Innovative Solutions Could Help Meet Growing Data Storage Demands
We are living in a time when grocery shopping lists automatically load to phones. Parents get alerts each time their children enter and leave the house. Business leaders get real-time updates about their companies' productivity numbers.
As technology continues to evolve — making work and home life more convenient — data storage needs mount.
The more devices people use, the more data storage is needed. All that data will need to be saved somewhere, Microsoft Chief Technical Advisor Dave Crowley said.
“There are billions of devices that are transmitting data,” he said.
“Driverless cars. Where are they going to store the data?” he said. “Artificial intelligence. Where is that going to take us?”
Crowley cites all sorts of technology used in everyday environments: Alexa, smart refrigerators that are connected to Nest home systems, hunters using technology to scout for animals.
To meet growing data storage demands, companies are experimenting with innovative solutions.
For example, Microsoft’s Project Natick is researching the feasibility of subsea data centers.
Underwater data centers could reduce the cooling costs and close the distance between connected areas. Power could be generated from waves or tides. Submerging data centers under water allows them to be closer to coastal cities that may not have an ideal climate for data storage.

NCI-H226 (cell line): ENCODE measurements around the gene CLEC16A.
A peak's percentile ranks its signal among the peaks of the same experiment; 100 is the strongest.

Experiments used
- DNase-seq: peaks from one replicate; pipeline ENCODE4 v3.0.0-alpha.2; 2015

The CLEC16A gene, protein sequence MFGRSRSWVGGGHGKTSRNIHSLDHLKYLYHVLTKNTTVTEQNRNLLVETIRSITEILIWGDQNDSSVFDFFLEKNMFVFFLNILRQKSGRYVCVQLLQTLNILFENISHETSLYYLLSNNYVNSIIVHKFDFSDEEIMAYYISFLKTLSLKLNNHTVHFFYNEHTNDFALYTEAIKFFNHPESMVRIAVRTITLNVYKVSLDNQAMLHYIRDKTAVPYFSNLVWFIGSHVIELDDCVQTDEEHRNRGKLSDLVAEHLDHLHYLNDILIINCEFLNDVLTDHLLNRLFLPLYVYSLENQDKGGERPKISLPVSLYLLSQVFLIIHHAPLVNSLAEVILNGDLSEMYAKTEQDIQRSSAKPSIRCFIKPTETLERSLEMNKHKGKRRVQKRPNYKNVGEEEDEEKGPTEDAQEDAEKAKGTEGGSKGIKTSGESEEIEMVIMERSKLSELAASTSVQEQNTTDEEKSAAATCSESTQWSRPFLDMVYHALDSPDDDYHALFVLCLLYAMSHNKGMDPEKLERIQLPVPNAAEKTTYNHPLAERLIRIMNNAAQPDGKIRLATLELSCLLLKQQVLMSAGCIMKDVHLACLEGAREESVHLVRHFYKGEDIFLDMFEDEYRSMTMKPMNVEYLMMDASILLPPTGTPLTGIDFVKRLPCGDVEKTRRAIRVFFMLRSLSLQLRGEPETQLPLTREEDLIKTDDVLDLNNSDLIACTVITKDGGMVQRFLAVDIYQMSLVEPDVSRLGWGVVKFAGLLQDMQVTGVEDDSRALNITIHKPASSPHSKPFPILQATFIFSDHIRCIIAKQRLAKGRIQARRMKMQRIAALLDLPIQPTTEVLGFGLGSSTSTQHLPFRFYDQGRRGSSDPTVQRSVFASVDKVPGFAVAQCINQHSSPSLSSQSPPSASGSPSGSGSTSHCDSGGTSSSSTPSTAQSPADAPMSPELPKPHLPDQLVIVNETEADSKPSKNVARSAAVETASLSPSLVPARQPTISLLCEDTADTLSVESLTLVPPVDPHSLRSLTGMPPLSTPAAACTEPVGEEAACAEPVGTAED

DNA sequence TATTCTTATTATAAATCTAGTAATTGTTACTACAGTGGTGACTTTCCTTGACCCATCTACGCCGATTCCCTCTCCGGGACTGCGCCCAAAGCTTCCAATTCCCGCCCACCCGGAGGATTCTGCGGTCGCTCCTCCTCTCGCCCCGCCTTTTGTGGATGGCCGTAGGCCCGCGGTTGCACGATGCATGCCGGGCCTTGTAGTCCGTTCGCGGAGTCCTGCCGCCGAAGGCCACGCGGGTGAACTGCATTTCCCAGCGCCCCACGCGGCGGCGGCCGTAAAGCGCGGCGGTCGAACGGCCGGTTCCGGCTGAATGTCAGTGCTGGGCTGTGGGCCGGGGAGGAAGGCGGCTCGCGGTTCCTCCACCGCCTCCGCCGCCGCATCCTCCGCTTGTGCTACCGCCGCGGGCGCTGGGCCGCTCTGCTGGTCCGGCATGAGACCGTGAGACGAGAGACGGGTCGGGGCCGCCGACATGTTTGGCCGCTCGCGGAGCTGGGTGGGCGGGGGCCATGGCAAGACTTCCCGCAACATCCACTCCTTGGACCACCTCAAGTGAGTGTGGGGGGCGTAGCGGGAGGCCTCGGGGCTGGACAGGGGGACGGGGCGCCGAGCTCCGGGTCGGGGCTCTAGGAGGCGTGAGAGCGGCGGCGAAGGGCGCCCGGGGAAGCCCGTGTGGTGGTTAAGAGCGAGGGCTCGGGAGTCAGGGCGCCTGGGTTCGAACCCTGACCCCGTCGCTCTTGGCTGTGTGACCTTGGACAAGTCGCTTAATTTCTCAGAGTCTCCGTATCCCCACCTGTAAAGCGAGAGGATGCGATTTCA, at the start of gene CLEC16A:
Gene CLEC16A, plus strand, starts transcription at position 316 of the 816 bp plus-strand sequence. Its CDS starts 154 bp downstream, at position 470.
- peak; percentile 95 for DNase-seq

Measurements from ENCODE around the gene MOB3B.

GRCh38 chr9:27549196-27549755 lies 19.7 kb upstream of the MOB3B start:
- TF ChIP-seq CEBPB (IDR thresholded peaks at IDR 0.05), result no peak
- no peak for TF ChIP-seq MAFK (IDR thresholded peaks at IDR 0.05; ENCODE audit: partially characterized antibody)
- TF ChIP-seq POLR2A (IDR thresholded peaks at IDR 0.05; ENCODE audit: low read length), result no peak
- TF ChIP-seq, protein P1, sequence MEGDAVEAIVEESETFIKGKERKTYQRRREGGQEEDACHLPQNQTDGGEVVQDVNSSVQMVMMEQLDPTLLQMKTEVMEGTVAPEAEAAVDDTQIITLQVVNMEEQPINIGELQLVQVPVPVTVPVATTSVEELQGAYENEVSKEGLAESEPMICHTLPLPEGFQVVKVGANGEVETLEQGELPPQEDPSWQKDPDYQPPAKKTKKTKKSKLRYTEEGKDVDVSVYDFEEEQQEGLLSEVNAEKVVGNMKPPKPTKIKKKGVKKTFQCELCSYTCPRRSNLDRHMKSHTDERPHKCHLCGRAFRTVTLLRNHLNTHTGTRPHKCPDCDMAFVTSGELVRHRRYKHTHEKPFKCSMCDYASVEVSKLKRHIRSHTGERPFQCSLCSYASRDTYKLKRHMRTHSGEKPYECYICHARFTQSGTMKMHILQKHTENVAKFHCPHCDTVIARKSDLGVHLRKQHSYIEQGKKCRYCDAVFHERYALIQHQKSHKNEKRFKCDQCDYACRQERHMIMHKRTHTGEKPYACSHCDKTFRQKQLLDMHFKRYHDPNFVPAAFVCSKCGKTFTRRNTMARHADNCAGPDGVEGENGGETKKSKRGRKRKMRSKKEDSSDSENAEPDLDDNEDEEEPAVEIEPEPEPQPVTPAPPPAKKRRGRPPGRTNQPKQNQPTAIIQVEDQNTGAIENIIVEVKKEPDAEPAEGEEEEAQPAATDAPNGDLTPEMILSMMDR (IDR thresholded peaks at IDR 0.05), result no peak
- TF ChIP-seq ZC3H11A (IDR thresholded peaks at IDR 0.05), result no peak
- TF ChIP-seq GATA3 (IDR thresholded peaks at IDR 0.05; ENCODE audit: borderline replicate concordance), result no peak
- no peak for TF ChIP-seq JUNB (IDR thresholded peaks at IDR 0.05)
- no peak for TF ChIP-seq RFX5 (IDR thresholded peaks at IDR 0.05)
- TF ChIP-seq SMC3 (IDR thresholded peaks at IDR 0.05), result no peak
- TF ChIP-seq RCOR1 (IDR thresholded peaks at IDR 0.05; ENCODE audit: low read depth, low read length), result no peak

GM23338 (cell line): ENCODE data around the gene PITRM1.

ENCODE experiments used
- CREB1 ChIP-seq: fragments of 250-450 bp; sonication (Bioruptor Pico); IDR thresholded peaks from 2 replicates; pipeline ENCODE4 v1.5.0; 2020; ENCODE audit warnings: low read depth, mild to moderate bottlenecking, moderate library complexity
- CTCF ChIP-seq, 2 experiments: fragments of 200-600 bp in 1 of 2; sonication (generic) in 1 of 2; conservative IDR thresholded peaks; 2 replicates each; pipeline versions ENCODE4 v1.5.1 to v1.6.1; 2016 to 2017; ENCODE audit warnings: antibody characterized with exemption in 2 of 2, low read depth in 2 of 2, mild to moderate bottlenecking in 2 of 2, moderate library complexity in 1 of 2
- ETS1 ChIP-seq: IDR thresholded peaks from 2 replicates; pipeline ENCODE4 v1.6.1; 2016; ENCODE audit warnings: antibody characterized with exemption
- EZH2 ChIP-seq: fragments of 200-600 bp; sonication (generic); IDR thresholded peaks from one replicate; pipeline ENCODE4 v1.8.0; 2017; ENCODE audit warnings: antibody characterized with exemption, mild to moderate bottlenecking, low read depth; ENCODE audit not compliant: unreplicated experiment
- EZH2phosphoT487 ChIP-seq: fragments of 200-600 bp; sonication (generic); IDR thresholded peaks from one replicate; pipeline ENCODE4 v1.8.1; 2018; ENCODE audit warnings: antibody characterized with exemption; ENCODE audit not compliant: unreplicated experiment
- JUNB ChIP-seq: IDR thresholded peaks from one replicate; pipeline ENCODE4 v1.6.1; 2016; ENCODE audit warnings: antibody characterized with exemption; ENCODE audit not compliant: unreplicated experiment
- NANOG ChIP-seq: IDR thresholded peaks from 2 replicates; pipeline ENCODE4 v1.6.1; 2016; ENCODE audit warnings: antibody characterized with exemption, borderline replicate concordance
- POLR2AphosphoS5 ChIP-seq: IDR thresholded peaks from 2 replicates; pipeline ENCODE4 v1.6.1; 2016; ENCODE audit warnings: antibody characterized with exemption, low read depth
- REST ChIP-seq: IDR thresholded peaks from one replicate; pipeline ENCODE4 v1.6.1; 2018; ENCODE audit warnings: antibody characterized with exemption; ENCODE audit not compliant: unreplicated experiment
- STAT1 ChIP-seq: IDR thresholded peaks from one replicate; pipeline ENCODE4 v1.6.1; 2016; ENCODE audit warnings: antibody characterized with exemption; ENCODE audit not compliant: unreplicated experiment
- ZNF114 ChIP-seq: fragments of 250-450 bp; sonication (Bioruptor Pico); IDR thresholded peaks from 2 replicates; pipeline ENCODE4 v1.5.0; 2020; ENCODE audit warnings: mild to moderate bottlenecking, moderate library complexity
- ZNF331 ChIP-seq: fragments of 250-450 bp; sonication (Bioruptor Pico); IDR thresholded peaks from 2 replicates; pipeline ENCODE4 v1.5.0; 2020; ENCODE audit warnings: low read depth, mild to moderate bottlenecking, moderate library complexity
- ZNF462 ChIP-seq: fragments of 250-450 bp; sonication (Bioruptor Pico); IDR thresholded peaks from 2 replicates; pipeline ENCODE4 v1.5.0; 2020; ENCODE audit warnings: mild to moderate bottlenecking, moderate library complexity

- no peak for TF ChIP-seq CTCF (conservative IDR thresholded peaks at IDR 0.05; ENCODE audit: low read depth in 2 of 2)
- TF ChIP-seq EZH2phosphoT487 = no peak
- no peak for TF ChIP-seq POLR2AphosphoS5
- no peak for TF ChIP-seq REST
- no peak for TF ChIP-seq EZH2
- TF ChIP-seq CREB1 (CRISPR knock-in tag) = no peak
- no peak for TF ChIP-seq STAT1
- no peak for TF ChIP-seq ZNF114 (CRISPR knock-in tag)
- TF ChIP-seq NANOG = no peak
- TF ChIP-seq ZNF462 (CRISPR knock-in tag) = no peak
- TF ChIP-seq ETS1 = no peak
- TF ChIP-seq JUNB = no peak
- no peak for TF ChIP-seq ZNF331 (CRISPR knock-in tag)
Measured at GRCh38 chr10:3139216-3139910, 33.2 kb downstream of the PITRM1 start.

This underwater prototype, about a kilometer off the United States coast in the Pacific Ocean, shows that data centers can be created faster. Rather than constructing a data center on-site — which requires permits — the underwater centers can be manufactured off-site and brought to the location. Each on-land data center requires specific tailoring to meet the needs of the environment and terrain. Underwater containers on the other hand, can be mass produced for the consistent underwater environment.
Cooling will be less expensive and more efficient in these cold underwater environments.
The Project Natick experimental data center was monitored remotely from Microsoft’s Redmond headquarters. No contact was lost, even after it experienced a small tsunami wave. A diver went down and checked on the vessel once a month.
Another unconventional, but promising, data storage solution is artificial DNA, Crowley said.
This method is the process of storing digital data in the base sequence of artificial DNA.
DNA storage is promising because the data does not need to be cooled, Crowley said. It is extremely dense, allowing for enormous amounts of data to stored in a minuscule space. It also does not degrade, as long as it is stored in a cold, dark location. For example, 60,000-year-old mammoth DNA has been retrieved. Theoretically, data storage could be preserved in DNA the same way.
These data storage solution innovations are just the beginning. With each technological advancement, new data storage demands are created. Crowley does not see that trend changing anytime soon.
Hear more from Crowley and other data center users and experts at Bisnow's Northwest Data Center Conference & Expo on April 25 in Seattle.